The judge considered that in light of this disclosure, it was obvious for the skilled person to seek to reduce the amount of undesirable acidic variants in the composition. Further, he found that it would have been possible to do so because the purification scheme discussed in the slides indicated that the native and acidic forms could be separated.
The slides did not disclose the reverse wash step used in the patent. Genentech’s expert had stated that separation of the native and acidic variants of trastuzumab during large-scale production without the reverse wash step would be inefficient, and that as the yield would be so poor, this method would not be used by the skilled person. The judge considered that this was irrelevant; the fact that it would be technically possible at all for the skilled person to produce a composition which fell within the scope of the claims was what was important, even if to do so was not commercially sound. The judge also stated that:
“An improvement in yield might very well provide the basis for an inventive step in the context of a new method for of carrying out an industrial process but it seems to me that it does not confer inventiveness on a product which is defined in such a way that it can be made by any process, whatever the yield.”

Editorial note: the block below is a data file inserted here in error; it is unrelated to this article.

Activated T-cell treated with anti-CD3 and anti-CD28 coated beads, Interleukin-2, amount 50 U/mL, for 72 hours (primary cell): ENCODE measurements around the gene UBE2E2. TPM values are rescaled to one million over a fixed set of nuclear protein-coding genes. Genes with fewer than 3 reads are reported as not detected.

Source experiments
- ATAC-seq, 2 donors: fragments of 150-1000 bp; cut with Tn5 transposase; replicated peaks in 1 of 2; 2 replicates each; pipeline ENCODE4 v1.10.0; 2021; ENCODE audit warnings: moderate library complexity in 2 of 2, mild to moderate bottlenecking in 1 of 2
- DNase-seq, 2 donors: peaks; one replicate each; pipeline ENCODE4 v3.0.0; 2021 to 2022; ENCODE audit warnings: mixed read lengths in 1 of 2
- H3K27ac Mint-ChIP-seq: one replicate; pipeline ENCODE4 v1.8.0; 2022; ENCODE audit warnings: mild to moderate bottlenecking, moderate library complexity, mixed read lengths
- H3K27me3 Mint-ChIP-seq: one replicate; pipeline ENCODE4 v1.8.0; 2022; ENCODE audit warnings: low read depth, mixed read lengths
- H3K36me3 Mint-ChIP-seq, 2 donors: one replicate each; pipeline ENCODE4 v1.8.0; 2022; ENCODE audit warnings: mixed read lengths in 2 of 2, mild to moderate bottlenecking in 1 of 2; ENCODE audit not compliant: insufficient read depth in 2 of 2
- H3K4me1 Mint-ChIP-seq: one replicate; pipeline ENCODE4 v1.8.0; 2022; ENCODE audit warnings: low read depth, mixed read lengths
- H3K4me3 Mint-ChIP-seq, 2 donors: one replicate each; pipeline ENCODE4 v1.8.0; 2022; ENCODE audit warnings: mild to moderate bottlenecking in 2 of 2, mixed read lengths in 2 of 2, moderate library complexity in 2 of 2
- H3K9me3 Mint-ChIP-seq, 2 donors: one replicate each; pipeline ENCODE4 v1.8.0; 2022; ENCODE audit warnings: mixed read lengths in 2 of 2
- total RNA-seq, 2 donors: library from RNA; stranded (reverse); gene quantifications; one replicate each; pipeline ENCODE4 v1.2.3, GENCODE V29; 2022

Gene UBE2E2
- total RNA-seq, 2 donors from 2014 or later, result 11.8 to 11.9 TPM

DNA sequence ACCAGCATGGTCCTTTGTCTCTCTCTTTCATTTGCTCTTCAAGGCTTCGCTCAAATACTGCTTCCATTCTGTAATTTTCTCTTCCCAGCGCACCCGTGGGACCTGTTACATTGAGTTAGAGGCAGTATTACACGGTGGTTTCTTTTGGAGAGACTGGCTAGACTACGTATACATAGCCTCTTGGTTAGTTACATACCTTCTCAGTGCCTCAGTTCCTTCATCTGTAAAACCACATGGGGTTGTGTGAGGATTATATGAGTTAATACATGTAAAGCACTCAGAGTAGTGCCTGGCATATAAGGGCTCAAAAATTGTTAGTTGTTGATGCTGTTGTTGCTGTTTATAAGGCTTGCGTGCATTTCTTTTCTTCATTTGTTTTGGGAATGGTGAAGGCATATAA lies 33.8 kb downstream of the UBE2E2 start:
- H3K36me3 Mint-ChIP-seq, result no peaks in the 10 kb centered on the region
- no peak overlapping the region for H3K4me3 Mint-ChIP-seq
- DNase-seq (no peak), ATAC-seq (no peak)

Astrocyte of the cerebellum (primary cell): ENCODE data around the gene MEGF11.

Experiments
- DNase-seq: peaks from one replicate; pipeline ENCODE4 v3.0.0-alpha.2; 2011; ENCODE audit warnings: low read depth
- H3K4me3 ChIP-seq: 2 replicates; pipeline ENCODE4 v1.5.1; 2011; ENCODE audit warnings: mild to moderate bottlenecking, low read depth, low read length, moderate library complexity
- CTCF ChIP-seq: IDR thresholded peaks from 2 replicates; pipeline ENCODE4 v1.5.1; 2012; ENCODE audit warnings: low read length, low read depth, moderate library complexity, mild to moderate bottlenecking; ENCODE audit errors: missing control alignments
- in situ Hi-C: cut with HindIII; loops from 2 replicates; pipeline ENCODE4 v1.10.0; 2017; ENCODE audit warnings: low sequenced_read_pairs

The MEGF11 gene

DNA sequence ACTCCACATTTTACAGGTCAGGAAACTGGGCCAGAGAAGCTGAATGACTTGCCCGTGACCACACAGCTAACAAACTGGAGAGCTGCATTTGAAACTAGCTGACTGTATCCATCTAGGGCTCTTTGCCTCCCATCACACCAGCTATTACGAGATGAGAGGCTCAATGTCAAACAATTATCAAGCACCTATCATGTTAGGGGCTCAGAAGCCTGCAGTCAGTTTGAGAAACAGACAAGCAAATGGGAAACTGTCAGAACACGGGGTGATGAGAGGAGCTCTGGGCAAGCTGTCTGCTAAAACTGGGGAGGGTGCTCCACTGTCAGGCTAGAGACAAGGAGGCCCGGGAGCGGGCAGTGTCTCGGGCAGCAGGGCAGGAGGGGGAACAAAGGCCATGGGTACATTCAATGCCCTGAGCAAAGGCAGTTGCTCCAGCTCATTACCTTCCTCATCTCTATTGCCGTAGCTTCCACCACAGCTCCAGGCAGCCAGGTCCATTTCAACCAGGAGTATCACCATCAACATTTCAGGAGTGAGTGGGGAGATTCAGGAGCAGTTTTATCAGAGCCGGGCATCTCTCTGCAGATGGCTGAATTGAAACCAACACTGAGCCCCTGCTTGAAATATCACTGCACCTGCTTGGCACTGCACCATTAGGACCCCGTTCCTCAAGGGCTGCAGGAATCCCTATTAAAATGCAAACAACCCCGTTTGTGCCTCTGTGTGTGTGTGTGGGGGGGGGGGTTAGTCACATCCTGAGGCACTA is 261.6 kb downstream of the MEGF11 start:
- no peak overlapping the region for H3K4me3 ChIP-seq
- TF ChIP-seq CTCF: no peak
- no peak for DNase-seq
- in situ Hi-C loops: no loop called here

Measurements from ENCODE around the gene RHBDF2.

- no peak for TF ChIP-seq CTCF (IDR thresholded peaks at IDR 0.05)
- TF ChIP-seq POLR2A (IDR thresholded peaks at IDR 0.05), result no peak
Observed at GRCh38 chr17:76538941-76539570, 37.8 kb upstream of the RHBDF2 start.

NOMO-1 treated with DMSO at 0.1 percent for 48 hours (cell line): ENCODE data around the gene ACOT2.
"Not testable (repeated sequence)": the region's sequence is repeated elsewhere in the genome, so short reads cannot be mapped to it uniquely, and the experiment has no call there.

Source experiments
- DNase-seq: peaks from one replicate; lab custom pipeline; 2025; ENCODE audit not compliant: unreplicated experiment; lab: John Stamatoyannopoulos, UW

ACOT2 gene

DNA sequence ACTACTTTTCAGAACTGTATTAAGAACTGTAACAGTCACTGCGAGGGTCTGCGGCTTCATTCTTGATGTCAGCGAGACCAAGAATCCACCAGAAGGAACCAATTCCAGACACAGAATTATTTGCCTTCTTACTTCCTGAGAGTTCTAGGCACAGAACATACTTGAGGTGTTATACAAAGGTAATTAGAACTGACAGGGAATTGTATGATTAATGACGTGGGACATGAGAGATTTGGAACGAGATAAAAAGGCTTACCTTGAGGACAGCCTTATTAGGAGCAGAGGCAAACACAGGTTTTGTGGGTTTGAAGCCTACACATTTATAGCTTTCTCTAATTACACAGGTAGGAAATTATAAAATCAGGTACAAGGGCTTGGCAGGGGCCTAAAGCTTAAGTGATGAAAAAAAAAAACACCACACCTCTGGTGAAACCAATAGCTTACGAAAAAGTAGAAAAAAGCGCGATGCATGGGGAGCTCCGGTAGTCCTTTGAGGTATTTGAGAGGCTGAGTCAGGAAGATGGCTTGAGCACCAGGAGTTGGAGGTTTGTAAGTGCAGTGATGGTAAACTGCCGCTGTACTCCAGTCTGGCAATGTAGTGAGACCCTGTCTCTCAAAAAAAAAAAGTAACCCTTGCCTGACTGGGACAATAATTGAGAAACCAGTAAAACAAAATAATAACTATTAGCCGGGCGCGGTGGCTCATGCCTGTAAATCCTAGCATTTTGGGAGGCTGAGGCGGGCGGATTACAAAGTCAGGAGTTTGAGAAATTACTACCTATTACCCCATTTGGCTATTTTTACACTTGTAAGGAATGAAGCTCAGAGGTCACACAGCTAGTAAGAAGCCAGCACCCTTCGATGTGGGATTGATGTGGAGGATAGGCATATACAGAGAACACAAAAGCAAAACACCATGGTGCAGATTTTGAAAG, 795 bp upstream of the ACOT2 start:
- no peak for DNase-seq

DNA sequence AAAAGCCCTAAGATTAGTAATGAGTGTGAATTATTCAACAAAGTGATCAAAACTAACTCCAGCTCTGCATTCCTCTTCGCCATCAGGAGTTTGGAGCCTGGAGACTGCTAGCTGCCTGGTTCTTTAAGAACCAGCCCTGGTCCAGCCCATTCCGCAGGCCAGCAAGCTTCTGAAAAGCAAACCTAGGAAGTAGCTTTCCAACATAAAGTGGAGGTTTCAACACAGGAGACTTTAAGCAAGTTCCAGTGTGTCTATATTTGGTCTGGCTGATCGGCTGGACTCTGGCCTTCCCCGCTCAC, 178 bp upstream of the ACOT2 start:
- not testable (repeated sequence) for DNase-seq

Accordingly, the judge found all claims of the patent to be obvious.
Hospira also requested a declaration of non-infringement, stating that the trastuzumab in batches of its product contained 25% to 29% acidic variants. The judge considered that the upper limit of claim 1 of the patent (“less than 25%”) was 24.5%, and accordingly found that Hospira’s formulations fell outside the scope of the claims. On this basis, the declaration was granted.
The consequence of this judgment is to indicate that, provided that it was known or was obvious that particular protein species can be separated from one another, merely reciting the percentage of the purified protein in the resulting composition is unlikely to be found to be inventive.
In reaching its conclusions, the court applied the established principles of assessing the subject matter based on the wording of the claim. The arguments by the parties in court included many nuances, including the scale of purification; but at the end of the day the judge decided that it was possible and obvious to make compositions as set out in the claim. The judge noted that some methods of making the compositions may be more efficient than others; but what matters is whether it was possible to arrive at the claimed subject matter, not whether it would be tedious or commercially sensible to do so.
The consequence of this judgment is to indicate that, provided that it was known or was obvious that protein species can be purified from one another, reciting the percentage of the purified protein in the composition is unlikely to be inventive. The judgment therefore may obstruct another well-trodden pathway for obtaining follow-on protection in the United Kingdom.
This is an insight article whose content has not been commissioned or written by the IAM editorial team, but which has been proofed and edited to run in accordance with the IAM style guide.